Forming Cliques Is Not Just A Human Trait - Baboons Do It Too!


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Dr Alecia Carter and her team found that baboons form cliques just like humans (Credit: Alecia Carter)

The human tendency to gravitate towards people that are similar to them starts early. In school-age children, the behavior called homophily, or "love of the same" often has to do with how others dress or act. Adults tend to form groups based on social stature, professions or personalities. Turns out that forming cliques and shutting out those that are "different" is not just a human trait. South Africa's Chacma or Cape baboons display similar tendencies as well!

This surprising discovery was made by a team of researchers from the University of Cambridge and the Zoological Society of London. For their study, the scientists followed the same two troops of baboons in the Tsaobis Nature Park in Namibia for several months each year, from 2009-2014. What they noticed was that just like humans, baboons rarely strayed from their original groups. In other words, shy baboons would associate themselves with other shy baboons, etc. To verify if their observations were correct, the researchers conducted a "boldness" or "assertive behavior" experiment.

The scientists believe the cliques may limit learning (Credit: Alecia Carter)

They began by placing brightly-colored bread rolls and hard boiled eggs - foods that the baboons had never seen before - on the edge of trails the animals frequently traversed. The researchers kept a log of the time it took individual animals to venture close enough to investigate the new foods and another for ones that had the courage to taste them. Sure enough, the most curious and daring baboons all belonged to the same group. What did surprise the scientists is that gender was not a factor. The monkeys with similar personalities hung out together, regardless of whether they were male or female.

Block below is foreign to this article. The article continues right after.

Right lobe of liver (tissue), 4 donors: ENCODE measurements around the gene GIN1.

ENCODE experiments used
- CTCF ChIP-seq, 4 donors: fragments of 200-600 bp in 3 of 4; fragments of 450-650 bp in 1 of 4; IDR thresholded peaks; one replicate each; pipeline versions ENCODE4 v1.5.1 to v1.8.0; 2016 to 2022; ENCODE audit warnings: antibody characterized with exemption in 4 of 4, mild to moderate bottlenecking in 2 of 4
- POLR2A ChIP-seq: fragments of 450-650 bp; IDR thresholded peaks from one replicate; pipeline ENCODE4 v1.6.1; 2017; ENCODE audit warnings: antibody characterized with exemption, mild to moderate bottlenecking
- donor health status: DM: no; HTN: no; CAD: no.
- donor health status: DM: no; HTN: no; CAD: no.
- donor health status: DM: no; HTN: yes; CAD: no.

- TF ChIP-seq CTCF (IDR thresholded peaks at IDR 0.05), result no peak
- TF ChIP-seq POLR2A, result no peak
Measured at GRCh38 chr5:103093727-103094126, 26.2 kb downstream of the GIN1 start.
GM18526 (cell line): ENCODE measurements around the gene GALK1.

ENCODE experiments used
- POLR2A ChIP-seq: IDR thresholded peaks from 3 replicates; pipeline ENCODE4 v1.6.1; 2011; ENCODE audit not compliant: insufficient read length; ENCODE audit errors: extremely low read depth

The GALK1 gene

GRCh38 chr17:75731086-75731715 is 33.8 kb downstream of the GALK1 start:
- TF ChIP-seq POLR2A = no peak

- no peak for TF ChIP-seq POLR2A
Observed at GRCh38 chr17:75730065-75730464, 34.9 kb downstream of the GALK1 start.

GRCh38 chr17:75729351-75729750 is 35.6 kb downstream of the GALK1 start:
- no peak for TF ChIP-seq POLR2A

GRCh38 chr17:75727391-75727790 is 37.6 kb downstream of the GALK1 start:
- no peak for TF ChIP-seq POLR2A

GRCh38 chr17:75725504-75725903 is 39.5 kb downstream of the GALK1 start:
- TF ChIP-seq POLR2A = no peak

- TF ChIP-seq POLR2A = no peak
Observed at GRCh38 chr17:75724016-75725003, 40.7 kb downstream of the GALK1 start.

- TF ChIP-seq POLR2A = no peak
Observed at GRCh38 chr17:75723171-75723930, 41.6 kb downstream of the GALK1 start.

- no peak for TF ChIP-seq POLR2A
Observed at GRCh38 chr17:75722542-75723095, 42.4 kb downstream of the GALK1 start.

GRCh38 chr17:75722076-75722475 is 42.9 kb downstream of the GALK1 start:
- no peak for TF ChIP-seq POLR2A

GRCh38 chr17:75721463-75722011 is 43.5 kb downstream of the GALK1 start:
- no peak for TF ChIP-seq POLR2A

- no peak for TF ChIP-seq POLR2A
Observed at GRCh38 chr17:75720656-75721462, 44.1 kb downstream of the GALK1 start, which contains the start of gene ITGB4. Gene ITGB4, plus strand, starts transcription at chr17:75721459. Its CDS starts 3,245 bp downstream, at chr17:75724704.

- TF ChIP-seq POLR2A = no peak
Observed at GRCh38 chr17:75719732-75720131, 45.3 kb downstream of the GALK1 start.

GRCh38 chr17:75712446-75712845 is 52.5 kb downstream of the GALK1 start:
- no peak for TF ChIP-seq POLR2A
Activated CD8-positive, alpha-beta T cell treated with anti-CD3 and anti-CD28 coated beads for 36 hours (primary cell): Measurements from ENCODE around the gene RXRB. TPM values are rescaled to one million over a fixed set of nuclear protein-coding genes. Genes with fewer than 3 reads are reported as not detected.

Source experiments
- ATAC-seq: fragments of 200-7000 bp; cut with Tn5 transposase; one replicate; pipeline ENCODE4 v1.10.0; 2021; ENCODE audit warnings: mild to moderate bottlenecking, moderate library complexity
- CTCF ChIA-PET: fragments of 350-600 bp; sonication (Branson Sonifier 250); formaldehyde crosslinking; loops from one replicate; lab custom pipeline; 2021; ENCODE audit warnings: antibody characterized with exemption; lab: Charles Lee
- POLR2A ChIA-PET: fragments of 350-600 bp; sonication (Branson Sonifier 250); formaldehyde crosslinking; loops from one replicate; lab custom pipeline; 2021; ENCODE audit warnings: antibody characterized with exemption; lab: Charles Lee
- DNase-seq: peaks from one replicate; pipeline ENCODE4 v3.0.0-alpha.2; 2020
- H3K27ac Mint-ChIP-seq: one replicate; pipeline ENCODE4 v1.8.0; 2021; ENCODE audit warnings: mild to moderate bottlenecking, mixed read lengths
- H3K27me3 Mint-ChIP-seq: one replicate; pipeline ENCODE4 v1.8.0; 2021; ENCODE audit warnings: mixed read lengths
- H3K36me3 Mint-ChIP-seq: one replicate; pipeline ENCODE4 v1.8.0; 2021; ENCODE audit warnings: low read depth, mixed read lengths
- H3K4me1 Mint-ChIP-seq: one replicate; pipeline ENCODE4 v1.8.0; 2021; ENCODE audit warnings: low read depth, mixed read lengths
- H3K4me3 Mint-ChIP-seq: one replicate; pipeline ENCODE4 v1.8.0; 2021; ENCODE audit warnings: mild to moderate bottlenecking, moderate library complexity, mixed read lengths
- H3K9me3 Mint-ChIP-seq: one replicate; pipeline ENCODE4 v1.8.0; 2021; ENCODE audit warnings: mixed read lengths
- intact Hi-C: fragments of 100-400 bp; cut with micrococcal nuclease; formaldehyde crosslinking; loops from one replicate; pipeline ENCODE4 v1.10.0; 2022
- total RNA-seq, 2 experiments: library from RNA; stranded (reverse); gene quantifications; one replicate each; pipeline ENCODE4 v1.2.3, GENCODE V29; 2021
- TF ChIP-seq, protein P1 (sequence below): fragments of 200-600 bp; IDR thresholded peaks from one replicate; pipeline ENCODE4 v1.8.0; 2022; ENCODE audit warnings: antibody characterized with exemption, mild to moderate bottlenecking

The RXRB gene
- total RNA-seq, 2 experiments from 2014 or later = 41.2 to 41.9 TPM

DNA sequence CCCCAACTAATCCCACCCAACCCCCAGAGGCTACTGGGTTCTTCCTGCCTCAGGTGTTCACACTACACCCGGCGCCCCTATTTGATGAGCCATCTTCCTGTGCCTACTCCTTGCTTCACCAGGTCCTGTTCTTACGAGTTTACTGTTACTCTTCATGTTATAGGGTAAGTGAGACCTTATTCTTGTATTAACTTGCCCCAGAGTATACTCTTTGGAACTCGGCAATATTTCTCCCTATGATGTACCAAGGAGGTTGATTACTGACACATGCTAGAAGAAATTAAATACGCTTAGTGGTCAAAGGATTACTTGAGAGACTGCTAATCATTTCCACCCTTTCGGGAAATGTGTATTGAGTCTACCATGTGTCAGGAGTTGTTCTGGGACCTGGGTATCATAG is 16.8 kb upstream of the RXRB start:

The researchers, who published their findings in the journal Royal Society Open Science on May 13th, say this behavior does not bode well for the animals. That's because previous studies have shown that the daring and curious baboons are good problem solvers as well. They are the ones that discover new ways to forage for food and keep the group safe. The scientists worry that if the baboons share new problem-solving skills with only their group, it leaves the rest of the species vulnerable to any environmental changes or predators.

Three-spined stickleback fish also share secrets only with their best friends (Credit:

Unfortunately, baboons are not the only animals that form cliques. It turns out that even fish prefer certain social groups! At least that was the conclusion reached in a 2014 study conducted on three-spined stickleback fish by some British and Canadian researchers.

The scientists began by dividing the 80 specimens into two groups. After about three weeks, the fish were re-arranged into smaller groups of ten. The researchers observed that many of the fish that had spent time together in the original two groups seemed to seek each other out. What was even more fascinating is that once they re-grouped, they were able to find the hidden food much faster. This led the researchers to speculate that like humans, the fish were inclined to share their secrets with their best "friends."

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Why baboons should demonstrate homophily for boldness is unclear, but it could be a heritable trait, and the patterns we’re seeing reflect family associations.” - See more at course baboons are not the only ones that
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